Three riddles must be answered before crossing the bridge to an ex-boyfriend.
I could see them all from the other side of the bridge. Kids were racing paper milk cartons, couples were canoodling in canoes, and even the ducks were fat and happy thanks to the generosity of picnickers. It was a summer day, and folks don’t take that for granted here.
The north beach of the lake was a cacophony of color and laughter — a whole other realm from the quiet white expanse before the melt. But I could see no one else on the channel bridge. Some poor guy had been found frozen under the surface the winter before. It wasn’t superstition that kept folks away, more of a sense of politeness.
I sat on the stone arch surveying the lake, as if I could peer hard enough to know what Will was doing on his side. With her. Maybe they were drinking mimosas at the beach club or taking a rooftop yoga class. Maybe they were among the trim and tan unstacking kayaks. Maybe they were still asleep, spooned in the sheets I had saved up for special and hadn’t taken with me when we broke up. Because it seemed petty at the time.
My reflection grew more sad and distorted in the channel below. Ducklings skittered under the bridge and the lily pads spun and dispersed. The troll emerged. She was not aging well.
The troll was large, lumpy and the same mottled green as the patches of algae that collected around the cattails. Her nose and ears had grown disproportionate to the rest of her. She had huge pores. With unlikely grace, she swung herself to the top of the arch, her girth spanning the bridgeway. She stomped her feet and spat lake water.
But then she saw it was only me, so she stopped with the thundering on. She sat down with a slime-flicking thump that shuddered the bridge.
“Hi Celia,” the troll grumbled. “Trying to see Will again?”
It had been a month since the breakup and I still hadn’t made it across. I just wanted to get my stuff back, or at least that’s what I’d been telling myself.
“Awwright. You know the rules.” Though it sounded like you new the ruse when she said it, due to the impediment of her tusks.
“Answer my riddles three and you may cross. Fail and perish.”
“Or, just go back home,” I added.
“Yeah,” the troll conceded, “die a terrible death or go back to your terrible studio apartment.”
“Okay then… The first riddle: Is she prettier than you?”
“You know who.”
“Is the answer supposed to be, you know, clever? Is this a riddle or just a regular question? I mean do I have to just answer it, or do I have to get the answer right?”
The troll’s green eyes glittered. “I think,” though it sounded like fink, “that troll riddles are considered to be quite literal, at least compared to human puzzles… and, yes, the answer has to be right.”
“Well, what if I don’t know the answer?”
“Just try. C’mon, it’s hot up here and I haven’t got all day.”
“Okay then.” I summoned up my courage. “Yes, Will’s new girlfriend is prettier than me.”
“But?” prompted the troll.
“But she tries harder. If I hadn’t let myself go, I’d be the pretty one.”
“Correct!” exclaimed the troll. “Now for riddle two…”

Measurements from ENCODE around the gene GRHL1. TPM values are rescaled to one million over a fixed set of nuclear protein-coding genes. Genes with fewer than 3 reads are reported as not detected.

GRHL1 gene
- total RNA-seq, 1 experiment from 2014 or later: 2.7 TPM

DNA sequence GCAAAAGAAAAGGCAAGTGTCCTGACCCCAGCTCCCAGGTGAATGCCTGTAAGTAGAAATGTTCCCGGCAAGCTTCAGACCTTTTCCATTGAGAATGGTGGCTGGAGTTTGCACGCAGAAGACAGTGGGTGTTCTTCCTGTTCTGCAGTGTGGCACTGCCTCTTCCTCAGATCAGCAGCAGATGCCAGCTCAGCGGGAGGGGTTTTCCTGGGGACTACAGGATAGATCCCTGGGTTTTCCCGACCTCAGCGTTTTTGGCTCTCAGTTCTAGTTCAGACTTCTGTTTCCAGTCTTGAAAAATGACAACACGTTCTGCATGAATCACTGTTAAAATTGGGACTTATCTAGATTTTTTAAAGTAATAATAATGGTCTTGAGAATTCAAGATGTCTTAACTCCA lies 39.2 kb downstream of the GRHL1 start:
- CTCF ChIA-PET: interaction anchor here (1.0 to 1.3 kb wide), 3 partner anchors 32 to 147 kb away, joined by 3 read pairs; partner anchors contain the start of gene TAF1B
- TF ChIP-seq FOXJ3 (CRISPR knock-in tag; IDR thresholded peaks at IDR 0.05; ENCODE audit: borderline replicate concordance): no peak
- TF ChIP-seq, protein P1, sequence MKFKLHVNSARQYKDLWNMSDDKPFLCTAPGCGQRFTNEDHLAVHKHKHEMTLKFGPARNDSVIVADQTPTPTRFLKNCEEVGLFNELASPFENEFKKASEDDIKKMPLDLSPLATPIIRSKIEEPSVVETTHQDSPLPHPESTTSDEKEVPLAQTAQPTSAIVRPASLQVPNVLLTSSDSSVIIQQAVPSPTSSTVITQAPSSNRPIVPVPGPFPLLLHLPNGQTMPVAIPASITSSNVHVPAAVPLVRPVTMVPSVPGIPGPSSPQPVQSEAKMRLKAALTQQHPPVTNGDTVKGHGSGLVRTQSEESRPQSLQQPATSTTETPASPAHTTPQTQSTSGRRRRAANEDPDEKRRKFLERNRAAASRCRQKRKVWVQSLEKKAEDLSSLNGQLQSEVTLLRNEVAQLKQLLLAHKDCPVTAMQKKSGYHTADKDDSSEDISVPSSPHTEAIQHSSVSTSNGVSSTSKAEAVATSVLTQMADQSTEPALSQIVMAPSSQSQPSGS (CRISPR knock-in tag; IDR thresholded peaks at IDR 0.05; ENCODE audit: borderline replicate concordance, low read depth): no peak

I took a deep breath and put my hand in my pocket, gripping the heart-shaped locket Will had given me for my birthday the year before. I couldn’t really wear it anymore, but I couldn’t let it go.
“Riddle two,” the troll repeated. “If you had to do it over again, would you?”
“Can I? I mean do you have the power to turn back time?”
“No. It’s just a question. If was that kind of magical, do you think I’d still be sitting around here?” The troll tugged on one thick green earlobe and a golden earring caught the light. “Don’t answer that. It’s rhetorical,” she harrumphed.
I thought of the day Will and I first moved into the flat, the sunlight breaking over new sheets, cold beers in the canoe at sunset. “Yeah, I’d do it all over again.”
“All of it?”
“If I could do it again, knowing what I know now, I can’t say I wouldn’t make a few better choices. But mostly I just wouldn’t take it for granted.”
The troll seemed satisfied.
“Awwright. Question three…”
I grasped the locket in my pocket tightly, the point of the heart cutting into my palm.
“Does he still love you?”
I knew the answer but I took my time. After all, it was the last question and on the other side waited a seemingly endless expanse.
“No,” I said.
“But he did once. I do believe that. ‘Cause I have this locket and… and his new girlfriend…”
“… has the ring,” completed the troll.
We were quiet for a moment, the troll and me. Her eyes were impossibly green and I couldn’t help thinking how pretty she must have been before she let herself go.
“You may pass,” she said quietly, but I didn’t move. “You may pass!” she roared.
“That’s okay, there’s nothing there I need anymore.”
“Well, this is awkward,” said the troll.
“Yeah, life is like that. But, sometimes you just have to get on to the next good thing… like this locket. Would you like it? It would go nicely with your earrings.”
I placed the heart and chain in her large purple-green palm. The troll sniffed. I knew that she was going to take the photos out of it and replace them with her own.
I wanted to ask her about her ex, about how long it hurts, about what kind of magic she could do. But I didn’t ask her any of those things because it wouldn’t have been polite.
Listen to The Green-Eyed Monster on The Story Coterie podcast.